While it’s tempting to shrug and say they are just sea stars, just like us, they are keystone species. They are capable of influencing the population sizes of other animals, of who lives where. Mussels serve as their primary prey. Keeping those numbers in check, other, more squishy-bodied animals, like the colonial anemones present in both the below photos, can have a chance at clinging to prime rocky real estate.

Sea Stars with their Mussel Prey

Ochre Sea Stars with their Mussel Prey

Ochre Stars between Mussels and Anemones

Ochre Stars between Mussels and Anemones

While scientists know the population crash is going to have rippling effects, what is unknown is what’s in store for the future. What else will ride in on the tides of change? Here’s likely a sneak peak of things to come: warm water this winter brought us these wandering beauties.

Lonely Sea Star 1

Lonely Sea Star 1

Lonely Sea Star 2

Lonely Sea Star 2

On Being a Visitor on a Soapbox

I’ve been doing a bit of thinking, stemming from starting a class about conservation and public land history plus having the chance to be on the other side of the Visitor Center desk–in other words, the one with all the questions.

I don’t like the term ‘visitor,’ as in, “You are a visitor to Yosemite National Park,” or “Yosemite National Park has 4 million visitors a year.”

On the one side, using the word ‘visitor’ conveys the brevity that most people experience inside their national parks. At most, a day, maybe a week are spent inside the boundaries. In Yosemite’s case, ‘visitor’ could imply that entering the valley is traversing on land that someone else occupied, a little paradise occupied by a tribe whose home was converted into parkland through an act of force.

While ‘visitor’ might serve the purpose of reminding us that our natural cathedrals were once places many people before us called home, the conditions of present-day conservation ethics might warrant a different term for those that visit THEIR public lands. That’s right, YOU own Yosemite National Park [as much as a monolithic chunk of granite and a valley carved by glaciers can be “owned”]. YOU, with the rest of the nation’s citizens, are responsible for the upkeep, preservation, and integrity of all 401 units of the National Park Service, whether or not you’ve been to them [if that seems like a lot, just think about all the land that’s designated by the BLM, Fish and Wildlife Service, Forest Service, etc. That’s all YOUR land, as well]. This ownership we have, you see, isn’t conveyed well in the term ‘visitor’. ‘Visitor’ does not say “I’m responsible for keeping this park free of trash,” or “I am tasked with letting others know that feeding the wildlife is detrimental to their health,” or “It’s my responsibility to preserve everything in this park for the people that arrive tomorrow as well as future generations.” All of these tasks can happen in tangible or intangible ways, but they are the duty of every citizen of the United States.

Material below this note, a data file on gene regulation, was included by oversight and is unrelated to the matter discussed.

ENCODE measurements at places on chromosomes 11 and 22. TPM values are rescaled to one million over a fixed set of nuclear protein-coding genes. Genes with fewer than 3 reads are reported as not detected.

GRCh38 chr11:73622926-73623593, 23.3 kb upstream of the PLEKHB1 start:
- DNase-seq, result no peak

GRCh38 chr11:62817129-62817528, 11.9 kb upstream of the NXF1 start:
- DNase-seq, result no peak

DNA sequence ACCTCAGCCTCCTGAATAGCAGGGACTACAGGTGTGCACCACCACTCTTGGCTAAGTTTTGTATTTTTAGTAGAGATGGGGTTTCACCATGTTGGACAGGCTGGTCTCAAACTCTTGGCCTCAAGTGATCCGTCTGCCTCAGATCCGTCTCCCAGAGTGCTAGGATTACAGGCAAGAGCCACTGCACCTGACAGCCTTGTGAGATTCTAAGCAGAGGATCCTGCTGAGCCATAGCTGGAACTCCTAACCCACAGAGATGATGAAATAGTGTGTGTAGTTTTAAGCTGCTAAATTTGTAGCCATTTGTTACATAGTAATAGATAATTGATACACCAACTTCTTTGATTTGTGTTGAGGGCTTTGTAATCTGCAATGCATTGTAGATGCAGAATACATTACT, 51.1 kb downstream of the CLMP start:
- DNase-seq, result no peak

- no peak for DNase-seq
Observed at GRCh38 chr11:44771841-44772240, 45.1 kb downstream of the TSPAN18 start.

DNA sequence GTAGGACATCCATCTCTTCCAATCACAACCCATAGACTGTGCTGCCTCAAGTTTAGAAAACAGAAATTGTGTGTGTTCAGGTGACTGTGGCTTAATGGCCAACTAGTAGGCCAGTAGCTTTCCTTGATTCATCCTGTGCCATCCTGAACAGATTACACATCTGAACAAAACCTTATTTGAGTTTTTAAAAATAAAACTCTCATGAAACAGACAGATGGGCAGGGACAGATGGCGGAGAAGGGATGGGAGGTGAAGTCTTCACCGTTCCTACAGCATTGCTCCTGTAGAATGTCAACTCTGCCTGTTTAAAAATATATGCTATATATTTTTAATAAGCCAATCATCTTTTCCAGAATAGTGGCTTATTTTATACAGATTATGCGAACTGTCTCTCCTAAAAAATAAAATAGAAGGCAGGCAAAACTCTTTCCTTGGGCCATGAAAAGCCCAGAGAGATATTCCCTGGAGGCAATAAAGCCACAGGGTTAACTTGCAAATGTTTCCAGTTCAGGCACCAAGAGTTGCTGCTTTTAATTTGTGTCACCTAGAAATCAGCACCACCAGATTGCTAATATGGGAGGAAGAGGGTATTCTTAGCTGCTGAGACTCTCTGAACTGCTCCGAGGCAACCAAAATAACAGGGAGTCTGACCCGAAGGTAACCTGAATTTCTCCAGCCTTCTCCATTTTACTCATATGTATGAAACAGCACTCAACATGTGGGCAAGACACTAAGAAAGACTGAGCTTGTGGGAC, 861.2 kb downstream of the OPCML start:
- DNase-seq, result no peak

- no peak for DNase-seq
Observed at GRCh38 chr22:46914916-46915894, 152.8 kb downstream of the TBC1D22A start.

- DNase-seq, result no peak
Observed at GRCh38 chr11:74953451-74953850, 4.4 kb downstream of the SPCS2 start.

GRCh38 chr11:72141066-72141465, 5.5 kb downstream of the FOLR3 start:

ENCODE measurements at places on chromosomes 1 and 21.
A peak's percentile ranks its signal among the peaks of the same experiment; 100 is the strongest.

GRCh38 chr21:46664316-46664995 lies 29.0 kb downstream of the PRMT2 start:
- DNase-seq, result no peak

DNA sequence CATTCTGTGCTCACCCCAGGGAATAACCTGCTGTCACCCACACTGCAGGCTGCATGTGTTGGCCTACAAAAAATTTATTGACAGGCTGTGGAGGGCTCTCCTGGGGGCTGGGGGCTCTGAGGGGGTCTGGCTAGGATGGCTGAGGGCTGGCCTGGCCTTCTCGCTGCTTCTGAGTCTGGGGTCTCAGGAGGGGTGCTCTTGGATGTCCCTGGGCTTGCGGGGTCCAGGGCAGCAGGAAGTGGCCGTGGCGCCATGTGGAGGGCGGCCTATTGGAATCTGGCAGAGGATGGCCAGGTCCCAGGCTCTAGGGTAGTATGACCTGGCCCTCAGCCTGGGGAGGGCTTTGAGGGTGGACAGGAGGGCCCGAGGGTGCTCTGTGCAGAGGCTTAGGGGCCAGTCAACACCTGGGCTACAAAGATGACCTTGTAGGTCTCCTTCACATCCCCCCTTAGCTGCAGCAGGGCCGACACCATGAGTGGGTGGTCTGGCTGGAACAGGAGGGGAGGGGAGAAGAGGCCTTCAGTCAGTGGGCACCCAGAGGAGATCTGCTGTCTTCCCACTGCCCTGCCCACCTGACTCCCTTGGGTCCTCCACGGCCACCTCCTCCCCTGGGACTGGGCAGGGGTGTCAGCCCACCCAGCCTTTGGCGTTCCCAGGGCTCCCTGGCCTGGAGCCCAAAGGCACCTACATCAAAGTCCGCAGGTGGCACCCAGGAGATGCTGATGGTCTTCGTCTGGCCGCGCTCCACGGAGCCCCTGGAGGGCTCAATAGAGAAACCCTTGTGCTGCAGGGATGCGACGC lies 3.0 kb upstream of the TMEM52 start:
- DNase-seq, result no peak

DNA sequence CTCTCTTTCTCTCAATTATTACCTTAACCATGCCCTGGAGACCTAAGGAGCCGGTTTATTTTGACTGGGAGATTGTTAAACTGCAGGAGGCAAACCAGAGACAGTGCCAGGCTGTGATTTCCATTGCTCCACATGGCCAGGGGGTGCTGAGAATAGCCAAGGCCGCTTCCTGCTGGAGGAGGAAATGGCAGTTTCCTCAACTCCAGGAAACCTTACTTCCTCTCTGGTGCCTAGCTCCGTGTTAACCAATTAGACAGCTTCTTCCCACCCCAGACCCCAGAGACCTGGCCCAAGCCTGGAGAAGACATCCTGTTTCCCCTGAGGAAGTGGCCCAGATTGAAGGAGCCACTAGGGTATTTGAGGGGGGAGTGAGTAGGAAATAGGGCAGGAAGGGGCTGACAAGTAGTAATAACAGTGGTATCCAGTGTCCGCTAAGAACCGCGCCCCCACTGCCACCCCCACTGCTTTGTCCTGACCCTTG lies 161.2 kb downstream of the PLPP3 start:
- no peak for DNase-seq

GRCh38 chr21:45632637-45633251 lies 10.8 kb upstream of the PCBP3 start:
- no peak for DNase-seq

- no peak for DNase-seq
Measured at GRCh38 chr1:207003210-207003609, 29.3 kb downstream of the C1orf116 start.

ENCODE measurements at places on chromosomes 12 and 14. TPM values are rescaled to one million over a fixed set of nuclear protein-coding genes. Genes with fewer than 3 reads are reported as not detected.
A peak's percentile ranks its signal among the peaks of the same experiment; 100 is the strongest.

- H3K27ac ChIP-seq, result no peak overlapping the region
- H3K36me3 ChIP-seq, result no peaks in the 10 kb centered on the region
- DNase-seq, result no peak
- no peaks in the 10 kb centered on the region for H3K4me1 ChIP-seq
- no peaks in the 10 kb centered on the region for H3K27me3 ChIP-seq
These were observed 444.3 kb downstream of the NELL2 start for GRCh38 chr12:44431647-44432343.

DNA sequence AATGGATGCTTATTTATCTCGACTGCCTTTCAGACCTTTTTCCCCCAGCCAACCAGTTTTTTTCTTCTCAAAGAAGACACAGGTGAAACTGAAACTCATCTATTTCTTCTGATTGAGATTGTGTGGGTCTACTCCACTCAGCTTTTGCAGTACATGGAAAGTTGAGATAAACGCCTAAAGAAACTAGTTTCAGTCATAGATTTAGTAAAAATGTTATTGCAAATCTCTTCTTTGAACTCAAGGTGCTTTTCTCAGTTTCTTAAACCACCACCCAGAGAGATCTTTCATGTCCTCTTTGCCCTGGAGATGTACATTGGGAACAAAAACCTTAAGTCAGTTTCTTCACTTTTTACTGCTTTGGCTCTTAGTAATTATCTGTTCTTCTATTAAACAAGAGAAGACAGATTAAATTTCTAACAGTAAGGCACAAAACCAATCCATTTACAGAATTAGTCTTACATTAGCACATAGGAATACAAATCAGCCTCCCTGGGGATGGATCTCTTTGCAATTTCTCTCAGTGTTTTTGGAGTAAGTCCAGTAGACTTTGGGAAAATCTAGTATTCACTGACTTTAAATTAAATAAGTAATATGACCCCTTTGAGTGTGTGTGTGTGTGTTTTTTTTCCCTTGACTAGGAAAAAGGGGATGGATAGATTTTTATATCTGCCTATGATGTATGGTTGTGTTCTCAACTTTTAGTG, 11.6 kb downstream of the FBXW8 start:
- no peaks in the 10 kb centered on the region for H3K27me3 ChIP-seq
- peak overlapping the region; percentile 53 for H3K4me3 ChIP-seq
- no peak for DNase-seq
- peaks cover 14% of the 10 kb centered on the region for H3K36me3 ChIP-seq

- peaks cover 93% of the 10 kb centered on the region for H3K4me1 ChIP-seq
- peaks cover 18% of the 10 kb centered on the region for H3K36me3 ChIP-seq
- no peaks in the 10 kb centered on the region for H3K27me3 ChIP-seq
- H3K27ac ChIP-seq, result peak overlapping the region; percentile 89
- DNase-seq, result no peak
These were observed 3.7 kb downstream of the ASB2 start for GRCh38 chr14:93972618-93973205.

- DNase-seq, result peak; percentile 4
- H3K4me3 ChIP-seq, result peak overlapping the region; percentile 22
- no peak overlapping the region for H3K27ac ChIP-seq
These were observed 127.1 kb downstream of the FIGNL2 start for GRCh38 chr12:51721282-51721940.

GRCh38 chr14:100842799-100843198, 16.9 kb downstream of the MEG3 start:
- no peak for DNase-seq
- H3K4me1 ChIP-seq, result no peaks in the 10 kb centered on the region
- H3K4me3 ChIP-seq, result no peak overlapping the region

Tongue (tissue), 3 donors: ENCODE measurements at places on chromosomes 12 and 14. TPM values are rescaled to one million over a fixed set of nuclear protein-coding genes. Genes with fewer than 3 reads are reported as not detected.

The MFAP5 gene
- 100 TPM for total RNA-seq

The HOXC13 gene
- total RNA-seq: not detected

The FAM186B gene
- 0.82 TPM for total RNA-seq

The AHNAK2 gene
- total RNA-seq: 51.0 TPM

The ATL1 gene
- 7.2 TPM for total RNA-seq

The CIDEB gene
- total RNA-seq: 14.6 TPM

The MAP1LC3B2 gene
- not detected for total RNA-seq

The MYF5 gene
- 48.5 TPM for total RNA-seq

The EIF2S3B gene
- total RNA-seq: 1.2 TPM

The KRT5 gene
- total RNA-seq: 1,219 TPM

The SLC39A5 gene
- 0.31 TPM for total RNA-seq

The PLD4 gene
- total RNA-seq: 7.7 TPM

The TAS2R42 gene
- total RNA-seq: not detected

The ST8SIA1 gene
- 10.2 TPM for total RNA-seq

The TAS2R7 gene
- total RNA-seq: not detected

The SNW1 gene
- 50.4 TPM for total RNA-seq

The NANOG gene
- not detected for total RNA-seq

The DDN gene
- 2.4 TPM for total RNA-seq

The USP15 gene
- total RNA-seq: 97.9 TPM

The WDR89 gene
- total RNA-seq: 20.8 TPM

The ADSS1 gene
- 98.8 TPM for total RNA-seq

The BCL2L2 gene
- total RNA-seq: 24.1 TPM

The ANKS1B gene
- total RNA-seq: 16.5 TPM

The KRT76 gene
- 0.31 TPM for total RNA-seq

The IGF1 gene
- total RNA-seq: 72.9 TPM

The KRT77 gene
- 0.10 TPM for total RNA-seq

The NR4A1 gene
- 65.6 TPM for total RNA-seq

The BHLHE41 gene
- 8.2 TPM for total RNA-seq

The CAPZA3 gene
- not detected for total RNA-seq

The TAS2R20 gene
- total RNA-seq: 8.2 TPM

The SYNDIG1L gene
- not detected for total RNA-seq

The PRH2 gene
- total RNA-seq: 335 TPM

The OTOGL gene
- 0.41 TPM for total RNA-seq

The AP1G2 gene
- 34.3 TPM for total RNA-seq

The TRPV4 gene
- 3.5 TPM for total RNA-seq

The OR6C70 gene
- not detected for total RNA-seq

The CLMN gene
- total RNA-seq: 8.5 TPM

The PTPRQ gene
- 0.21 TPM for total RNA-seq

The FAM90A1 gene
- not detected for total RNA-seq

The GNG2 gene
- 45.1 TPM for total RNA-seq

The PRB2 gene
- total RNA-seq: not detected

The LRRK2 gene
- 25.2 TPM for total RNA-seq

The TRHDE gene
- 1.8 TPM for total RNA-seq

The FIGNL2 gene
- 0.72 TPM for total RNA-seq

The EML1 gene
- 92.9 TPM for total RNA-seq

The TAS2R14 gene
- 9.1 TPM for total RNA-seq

So with that daunting responsibility staring you in the face, what term would YOU use in place of ‘visitor’?
Half Dome

Solitude, but Not Alone

Solitude, but Not Alone

Trying out a new way to post blogs, since I have so much trouble with the wordpress formatter. It will be interesting to see how it pans out with regard to SEO. To me, this manner lets me add more of a personal touch that I can tailor according to how much time I have. Hope you enjoy!

2014-3-29 Houda Point Post


I was just recently introduced to the fascinating world of lichens! So much complexity in such little packages. They are often needlessly vilified and still not fully-understood.

I was also recently introduced to InDesign and since starting the class, I’ve not found much time to blog. I combined lichens and InDesign today [trying to get a feel for upcoming homework] and here is the result:

Nerd-dom on a sizable scale!

lichen Lichen is a complex relationship of different parts. Fungus is one of the parts of a lichen. A photobiont, a living organism that can create food like plants do, completes the partnership. Photobionts can be an algae or cyanobacteria. In most cases, the fungus and photobiont can exist outside the lichen form. Occasionally, multiple species of fungus can exist in a lichen ‘co-op’.New lichen, depending on the species, starts from a piece breaking off and establishing in a new area or the fungus part of lichen releases spores through disc-shaped structures [see right]. These spores, once established on a surface, hope to entangle a photobiont partner already living on that surface. After entrapping a photobiont, a lichen forms!   Lichen can take many forms, from powder that can be removed just by touching it [dustose or leprose], to crusty growths that are completely attached to their growing surface [crustose], to lobes of growth only attached at one point [foliose], and even forms that look like miniature branched trees or dangling bunches of thread [fruticose]. See if you can spot some of these forms in the photos.

Feel free to use at your will.